UK visit to Australia's Square Kilometre Array site

Media release

1 March 2014

Australian Foreign Minister Julie Bishop and UK Minister for Universities and Science David Willetts today visited Australia's site for the planned Square Kilometre Array (SKA) radio telescope.

The SKA is a global science project aimed at building the world's largest radio telescope. Comprising hundreds of thousands of radio antennas in Australia and South Africa, the SKA will enable astronomers to monitor the sky in unprecedented detail, thousands of times faster than any system currently in existence.

Australia was chosen, along with South Africa, to host the multibillion dollar global observatory after the then Education, Science and Training Minister Julie Bishop committed to positioning Australia as the preferred site for the project under the Howard Government.

"The Square Kilometre Array is a world-class science infrastructure project which will make giant leaps forward in both technology development and in astronomy," Ms Bishop said.

"Australia and the United Kingdom, together with the other SKA partner countries, are working very hard to design and develop the telescope and the two SKA precursor telescopes already in place in Western Australia are already leading the way.

"The work of Australian industry to design, build and operate the SKA telescope will generate jobs and business opportunities across the country, and especially in Western Australia where it is based."

With image resolution exceeding that of the Hubble Space Telescope by a factor of 50 times, the SKA is expected to solve some fundamental questions about the universe, such as how it began.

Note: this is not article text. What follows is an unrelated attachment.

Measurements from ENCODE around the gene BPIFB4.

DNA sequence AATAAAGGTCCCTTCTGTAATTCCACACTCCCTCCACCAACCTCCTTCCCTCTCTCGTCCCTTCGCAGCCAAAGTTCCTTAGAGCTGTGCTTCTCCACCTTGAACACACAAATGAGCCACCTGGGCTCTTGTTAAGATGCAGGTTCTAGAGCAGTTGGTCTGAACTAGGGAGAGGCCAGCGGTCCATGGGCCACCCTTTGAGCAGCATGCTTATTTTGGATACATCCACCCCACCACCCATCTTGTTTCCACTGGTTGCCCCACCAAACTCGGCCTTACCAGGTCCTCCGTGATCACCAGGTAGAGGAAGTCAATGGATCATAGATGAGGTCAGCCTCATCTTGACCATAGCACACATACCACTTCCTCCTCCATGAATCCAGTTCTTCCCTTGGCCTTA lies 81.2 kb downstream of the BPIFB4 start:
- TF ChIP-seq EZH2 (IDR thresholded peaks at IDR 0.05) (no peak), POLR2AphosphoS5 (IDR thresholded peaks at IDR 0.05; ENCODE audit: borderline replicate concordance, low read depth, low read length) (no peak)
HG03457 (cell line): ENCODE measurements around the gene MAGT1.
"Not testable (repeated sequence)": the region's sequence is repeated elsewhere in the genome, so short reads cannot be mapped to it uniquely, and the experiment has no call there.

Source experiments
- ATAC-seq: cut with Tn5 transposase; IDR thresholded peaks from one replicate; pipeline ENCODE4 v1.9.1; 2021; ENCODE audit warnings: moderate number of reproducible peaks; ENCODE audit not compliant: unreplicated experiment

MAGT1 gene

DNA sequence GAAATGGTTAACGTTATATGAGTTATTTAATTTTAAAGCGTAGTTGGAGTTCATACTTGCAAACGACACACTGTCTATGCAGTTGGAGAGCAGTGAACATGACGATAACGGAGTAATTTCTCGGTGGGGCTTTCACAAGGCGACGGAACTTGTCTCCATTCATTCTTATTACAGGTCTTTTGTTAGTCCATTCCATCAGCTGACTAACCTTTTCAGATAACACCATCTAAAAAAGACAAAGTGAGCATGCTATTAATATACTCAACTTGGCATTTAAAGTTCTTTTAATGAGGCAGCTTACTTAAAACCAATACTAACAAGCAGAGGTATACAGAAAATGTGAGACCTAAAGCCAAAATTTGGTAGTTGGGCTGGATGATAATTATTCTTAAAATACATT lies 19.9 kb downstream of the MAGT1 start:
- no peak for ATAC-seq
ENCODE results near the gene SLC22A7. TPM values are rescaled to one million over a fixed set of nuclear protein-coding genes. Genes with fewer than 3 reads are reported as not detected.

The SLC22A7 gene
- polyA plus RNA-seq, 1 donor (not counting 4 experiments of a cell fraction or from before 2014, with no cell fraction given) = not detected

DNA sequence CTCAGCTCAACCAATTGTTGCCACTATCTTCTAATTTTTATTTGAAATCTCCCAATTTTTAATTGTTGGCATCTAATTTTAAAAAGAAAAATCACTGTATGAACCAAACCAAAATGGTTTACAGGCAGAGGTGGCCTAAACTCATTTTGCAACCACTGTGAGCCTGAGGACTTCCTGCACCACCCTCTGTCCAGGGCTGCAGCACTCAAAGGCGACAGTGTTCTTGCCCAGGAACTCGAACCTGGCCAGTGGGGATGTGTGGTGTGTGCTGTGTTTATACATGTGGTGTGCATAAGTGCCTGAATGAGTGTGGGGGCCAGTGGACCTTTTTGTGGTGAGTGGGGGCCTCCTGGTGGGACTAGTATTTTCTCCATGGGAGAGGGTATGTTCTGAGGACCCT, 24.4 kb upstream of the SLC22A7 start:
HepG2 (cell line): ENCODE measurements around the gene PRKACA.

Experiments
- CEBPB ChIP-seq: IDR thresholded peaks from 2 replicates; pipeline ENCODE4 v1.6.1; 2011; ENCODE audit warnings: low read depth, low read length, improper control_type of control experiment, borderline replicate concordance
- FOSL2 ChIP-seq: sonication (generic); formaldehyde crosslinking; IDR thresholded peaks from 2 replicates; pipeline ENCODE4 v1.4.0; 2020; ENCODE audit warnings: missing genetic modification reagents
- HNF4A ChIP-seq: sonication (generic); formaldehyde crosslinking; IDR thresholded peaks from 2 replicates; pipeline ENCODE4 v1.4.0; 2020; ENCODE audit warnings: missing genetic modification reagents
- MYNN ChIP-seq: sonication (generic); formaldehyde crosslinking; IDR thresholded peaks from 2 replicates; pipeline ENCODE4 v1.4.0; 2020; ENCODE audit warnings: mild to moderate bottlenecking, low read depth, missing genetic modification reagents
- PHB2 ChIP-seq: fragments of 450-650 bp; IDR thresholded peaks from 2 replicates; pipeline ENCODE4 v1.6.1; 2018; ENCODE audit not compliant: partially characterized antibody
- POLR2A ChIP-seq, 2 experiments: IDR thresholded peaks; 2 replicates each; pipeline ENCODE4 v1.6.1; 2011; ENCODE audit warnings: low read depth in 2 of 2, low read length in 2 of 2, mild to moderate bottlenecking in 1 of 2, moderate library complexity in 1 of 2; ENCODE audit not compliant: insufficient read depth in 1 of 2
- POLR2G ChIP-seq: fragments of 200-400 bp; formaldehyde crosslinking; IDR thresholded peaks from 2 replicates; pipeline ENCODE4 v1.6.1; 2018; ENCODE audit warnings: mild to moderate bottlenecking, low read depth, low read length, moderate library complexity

The UK is a leading consortium member and plays host to the SKA headquarters in Manchester.

"Australia and the UK have a rich history of collaboration on major science projects and we value the relationship between our countries on this important project," Mr Willetts said.

"This is a very exciting time for the Square Kilometre Array telescope and it is obvious when you visit the site that Australia shares my strong sense of anticipation and expectation for the project. Things are really starting to happen here.

"Having recently opened the SKA headquarters in Manchester and visited the South African SKA site, I now have a real sense of a truly international project coming together with the aim of furthering human knowledge," Mr Willetts said.

While at the site, the Ministers toured two SKA precursor telescopes, the Murchison Widefield Array (MWA) which began operating last year and the Australian SKA Pathfinder (ASKAP), commissioned by the Howard Government, which is due to begin official operations as part of the SKA this year.

Further information on Australia and the SKA www.ska.gov.au

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